On Tuesday, a panel advising the U.S. Centers for Disease Control and Prevention (CDC) voted to recommend that residents and employees of nursing homes and medical centers, and health workers should be the first people to receive COVID-19 vaccines.

The Advisory Committee on Immunization Practices voted 13 to 1 during an emergency meeting to make the recommendation.

CDC Director Dr. Robert Redfield will decide by Wednesday whether to accept the recommendation as the agency is getting prepared to start delivering doses within a couple of weeks.

Dr. Beth Bell, the co-chair of the panel, who is from the University of Washington, said, “We are acting none too soon,” noting that the virus would kill around 120 Americans during the meeting alone.

The new recommendation from the panel comes a few weeks after Pfizer and Moderna announced that their vaccines are nearly 95% effective.

The companies have estimated that they will have enough does to vaccinate more than 22 million Americans by the end of 2020, with the required two doses, a few weeks apart.

However, Dr. Helen Talbot of Vanderbilt University was the only panel member who voted against the recommendation. She

She expressed concerns over putting long-term care residents in the first priority group, as the vaccines’ safety had not yet been studied in that particular population.

“We enter this realm of ‘we hope it works and we hope it’s safe,’ and that concerns me on many levels,” Dr. Talbot said before the vote.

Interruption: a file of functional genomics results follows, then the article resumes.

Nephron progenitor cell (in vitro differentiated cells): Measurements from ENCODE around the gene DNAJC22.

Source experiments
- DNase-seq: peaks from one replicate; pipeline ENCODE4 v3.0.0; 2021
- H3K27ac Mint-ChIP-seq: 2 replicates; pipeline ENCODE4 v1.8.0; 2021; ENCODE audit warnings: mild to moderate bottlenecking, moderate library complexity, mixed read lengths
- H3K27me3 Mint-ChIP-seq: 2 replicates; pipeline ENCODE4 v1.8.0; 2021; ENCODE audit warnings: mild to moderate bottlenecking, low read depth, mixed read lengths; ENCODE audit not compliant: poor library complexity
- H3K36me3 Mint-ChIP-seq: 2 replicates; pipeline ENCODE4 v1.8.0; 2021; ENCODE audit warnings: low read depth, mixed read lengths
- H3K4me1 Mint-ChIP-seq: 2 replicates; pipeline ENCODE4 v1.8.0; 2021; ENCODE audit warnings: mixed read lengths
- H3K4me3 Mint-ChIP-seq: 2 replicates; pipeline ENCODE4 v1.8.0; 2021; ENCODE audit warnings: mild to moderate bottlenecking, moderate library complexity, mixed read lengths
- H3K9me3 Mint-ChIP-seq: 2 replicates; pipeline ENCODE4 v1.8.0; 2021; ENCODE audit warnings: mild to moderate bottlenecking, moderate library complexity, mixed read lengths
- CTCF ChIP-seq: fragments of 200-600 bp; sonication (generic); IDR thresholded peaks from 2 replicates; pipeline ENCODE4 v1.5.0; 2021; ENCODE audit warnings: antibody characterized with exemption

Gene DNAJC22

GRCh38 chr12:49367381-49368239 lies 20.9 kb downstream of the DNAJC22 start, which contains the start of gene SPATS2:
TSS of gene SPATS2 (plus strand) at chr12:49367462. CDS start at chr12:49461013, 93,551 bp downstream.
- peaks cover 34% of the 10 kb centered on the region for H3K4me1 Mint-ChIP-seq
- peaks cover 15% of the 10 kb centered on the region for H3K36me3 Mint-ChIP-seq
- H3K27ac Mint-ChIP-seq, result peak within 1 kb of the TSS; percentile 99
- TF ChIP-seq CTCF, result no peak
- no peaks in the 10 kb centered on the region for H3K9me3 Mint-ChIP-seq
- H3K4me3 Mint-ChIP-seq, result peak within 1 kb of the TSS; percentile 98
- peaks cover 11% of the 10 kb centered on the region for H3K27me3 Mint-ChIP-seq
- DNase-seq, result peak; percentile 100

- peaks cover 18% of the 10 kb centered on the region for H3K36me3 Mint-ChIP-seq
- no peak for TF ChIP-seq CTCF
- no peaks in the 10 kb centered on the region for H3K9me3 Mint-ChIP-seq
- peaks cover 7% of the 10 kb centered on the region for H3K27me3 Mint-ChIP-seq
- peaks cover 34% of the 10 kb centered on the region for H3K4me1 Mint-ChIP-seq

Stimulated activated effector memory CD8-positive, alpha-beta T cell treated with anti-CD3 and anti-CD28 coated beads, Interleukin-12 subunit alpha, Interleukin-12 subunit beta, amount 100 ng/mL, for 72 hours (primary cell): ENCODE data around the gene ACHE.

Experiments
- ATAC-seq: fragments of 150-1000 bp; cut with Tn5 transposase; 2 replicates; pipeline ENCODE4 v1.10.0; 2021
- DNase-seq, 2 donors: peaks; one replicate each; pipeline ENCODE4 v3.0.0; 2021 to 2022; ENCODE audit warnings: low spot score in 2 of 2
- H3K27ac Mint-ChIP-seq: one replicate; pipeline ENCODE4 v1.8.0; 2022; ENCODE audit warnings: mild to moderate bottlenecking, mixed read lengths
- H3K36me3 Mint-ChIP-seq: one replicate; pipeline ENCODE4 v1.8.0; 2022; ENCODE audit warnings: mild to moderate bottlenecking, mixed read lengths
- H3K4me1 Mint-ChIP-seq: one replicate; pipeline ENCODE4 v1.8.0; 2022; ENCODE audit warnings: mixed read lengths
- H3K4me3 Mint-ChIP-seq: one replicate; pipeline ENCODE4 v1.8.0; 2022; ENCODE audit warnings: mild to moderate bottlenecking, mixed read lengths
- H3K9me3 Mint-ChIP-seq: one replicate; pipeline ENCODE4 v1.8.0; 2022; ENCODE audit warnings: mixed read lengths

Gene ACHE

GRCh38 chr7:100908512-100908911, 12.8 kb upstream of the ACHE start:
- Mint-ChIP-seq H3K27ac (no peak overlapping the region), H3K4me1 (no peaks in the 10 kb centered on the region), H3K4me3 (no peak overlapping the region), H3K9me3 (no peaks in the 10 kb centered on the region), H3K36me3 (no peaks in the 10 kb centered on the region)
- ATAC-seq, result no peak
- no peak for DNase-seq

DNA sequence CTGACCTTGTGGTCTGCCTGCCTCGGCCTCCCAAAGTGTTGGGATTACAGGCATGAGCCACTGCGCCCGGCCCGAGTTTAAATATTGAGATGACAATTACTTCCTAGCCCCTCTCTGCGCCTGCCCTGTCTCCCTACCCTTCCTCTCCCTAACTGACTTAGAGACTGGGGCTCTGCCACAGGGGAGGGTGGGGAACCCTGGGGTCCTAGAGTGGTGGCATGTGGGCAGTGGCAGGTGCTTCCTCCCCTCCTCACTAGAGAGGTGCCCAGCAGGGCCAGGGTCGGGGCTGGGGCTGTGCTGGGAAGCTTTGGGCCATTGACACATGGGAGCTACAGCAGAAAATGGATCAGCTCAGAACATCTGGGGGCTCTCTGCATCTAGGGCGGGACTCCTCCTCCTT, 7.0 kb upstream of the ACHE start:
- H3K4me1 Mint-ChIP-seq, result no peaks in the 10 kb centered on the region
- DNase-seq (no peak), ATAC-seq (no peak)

Dr. José Romero, the panel’s chairman, said that he felt strongly that its process had adhered to its core principles – “maximizing benefit and minimizing harm,” promoting justice and addressing health inequities, according to the New York Times.

On Tuesday, Dr. Moncef Slaoui, who leads the Trump administration’s Operation Warp Speed, told The Washington Post that Pfizer and Moderna would be able to provide an additional 60 to 70 million doses in January “if all goes well.”

He said production will continue to increase in February and March, hoping that two other vaccines, from Johnson & Johnson and AstraZeneca, will get the approval from the FDA.

Dr. Slaoui said, “So very quickly, we start having more than 150 million doses a month in March, April, May.”

Another panel member Dr. Grace Lee from Stanford said special attention should be paid to frontline health care workers in lower-paying positions, like nursing assistants, food workers, and janitors. She said, “I am very mindful of the equity concerns.” The article originally appeared in the New York Times.